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Data shows Fiona's impact across Atlantic Canada as all-time records broken


Fiona left an impressionable mark on Canada’s east coast as the category 4 hurricane turned post-tropical cyclone storm made landfall over the weekend.

Reports coming in from Nova Scotia, Newfoundland, P.E.I, Iles-de-la-Madeleine and New Brunswick included strong wind gusts, record breaking storm pressure and thousands of residents left without power.

As recovery efforts continue and the provinces assess the storm’s damage, looks at the data behind the destruction.


The strong and long-lasting winds were enough to break a new record in Canada’s history of storm pressure. Extreme weather events often have a low pressure field in the north and east sections of a storm, which in turn strengthens the wind. Early data from Environment Canada’s Hurricane Centre (CHC) indicate the storm’s pressure in Nova Scotia’s Hart Island reached 932.7 millibars and 932.8 millibars in East Chedabucto Bay.

Dan Kottlowksi, meteorologist and lead hurricane forecaster at Accuweather says this was a new record for Canada, which had only previously reached a low of 940.2 millibars.

“We've never seen a storm with that low of pressure ever, from what we've been able to measure out throughout history,” Kottlowski said in a phone interview with on Monday.

The CHC also reported wind gusts across Nova Scotia, including Sydney, St. Paul Island and Halifax, ranging from 111 km/h to 158 km/h. Winds in Newfoundland were also extremely strong, particularly in Wreckhouse where wind speeds of up to 177 km/h were recorded, while in Port aux Basques, where nearby homes were washed away in a storm surge, there were reported gales of 114 km/h.

Kottlowski says the strength of the winds was not the only major reason for the damage left behind, but it was also its staying power.

“What I was so surprised about is how long the tropical storm to hurricane force winds occurred and a lot of places in Cape Breton Island and southwest and western Newfoundland, those hurricane to near-hurricane force winds lasted for more than eight hours,” he said.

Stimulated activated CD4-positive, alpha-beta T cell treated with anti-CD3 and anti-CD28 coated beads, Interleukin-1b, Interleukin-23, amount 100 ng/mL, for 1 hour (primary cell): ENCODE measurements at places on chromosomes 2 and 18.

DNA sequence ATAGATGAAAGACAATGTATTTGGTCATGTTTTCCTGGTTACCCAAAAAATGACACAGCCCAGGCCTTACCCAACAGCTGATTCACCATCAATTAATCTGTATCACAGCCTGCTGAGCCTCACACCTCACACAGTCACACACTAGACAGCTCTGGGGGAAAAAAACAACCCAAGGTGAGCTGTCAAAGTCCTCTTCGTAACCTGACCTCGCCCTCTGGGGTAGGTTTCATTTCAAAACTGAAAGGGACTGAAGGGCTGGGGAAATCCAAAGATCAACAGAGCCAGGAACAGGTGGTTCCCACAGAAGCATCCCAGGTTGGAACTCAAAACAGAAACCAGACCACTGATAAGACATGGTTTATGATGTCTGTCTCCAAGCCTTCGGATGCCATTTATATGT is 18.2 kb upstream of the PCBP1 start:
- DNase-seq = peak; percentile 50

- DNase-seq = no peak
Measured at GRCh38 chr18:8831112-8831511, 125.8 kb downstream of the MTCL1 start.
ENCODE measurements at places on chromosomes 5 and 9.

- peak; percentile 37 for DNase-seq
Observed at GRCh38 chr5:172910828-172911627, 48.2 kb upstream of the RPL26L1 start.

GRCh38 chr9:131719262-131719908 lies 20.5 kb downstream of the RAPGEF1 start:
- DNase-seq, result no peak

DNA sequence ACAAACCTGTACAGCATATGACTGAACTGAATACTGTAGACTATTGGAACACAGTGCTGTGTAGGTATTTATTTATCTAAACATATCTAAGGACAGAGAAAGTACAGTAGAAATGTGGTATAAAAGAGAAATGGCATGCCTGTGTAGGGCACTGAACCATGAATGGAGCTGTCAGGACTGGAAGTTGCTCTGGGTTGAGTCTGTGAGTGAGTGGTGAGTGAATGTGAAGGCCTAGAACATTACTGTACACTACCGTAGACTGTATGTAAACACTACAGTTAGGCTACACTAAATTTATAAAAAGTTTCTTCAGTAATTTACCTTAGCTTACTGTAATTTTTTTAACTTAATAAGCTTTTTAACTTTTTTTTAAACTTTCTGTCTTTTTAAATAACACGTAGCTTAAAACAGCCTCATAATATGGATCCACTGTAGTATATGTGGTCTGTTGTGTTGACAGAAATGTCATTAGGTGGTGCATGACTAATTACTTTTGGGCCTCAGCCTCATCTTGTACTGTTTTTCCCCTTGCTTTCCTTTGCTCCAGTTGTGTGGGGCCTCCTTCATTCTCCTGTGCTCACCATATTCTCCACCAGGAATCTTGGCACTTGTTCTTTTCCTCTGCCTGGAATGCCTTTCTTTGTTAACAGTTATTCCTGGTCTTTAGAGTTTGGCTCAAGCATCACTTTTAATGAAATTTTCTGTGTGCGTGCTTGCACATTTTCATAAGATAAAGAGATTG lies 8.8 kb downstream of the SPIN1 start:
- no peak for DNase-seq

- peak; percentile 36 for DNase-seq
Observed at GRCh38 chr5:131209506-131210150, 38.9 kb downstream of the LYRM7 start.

Kottlowski described the storm surges as “phenomenal” as reports of wind blowing over the water created surges that reached as high as five metres. Comparing its power to Hurricane Juan from 2003, he says Fiona was the worst storm in history to go through this specific Atlantic region between Newfoundland and Nova Scotia.

“Hurricane Juan was not moving as slow as this one was but it also hit a very populated area of Halifax, so that's the reason why we did not have as many injuries this time,” he said.


Though there were reports of flooded homes and streets, Kottlowski says the rainfall wasn’t as extreme as predicted.

According to the CHC, parts of New Brunswick, such as Crowe Brook and Fundy Park, and Nova Scotia, saw reports of heavy rainfall exceeding over 100 mm. One unofficial report suggested the town of Antigonish saw over 200 mm of rainfall. Regions in P.E.I, Quebec, Newfoundland saw a range of 50mm to near 100 mm of rainfall.

Kottlowski says a surge of dry air created from the storm is likely what curbed the rainfall.

“A large surge of dry air wrapped into Fiona as it was making landfall over Cape Breton Island and I think that dry air really put an end to any substantial rainfall,” he said. “I think most of the heaviest rain fell ahead of the storm, which is not uncommon for tropical storms.”

Nonetheless, the water levels still reached new heights for some communities like Escuminac, N.B. which reported 2.82 metres; the previous record stood at 2.47 metres. Port aux Basques also reached slight above their previous record of 2.71 metres as Fiona spiked a new level of 2.75 metres. 

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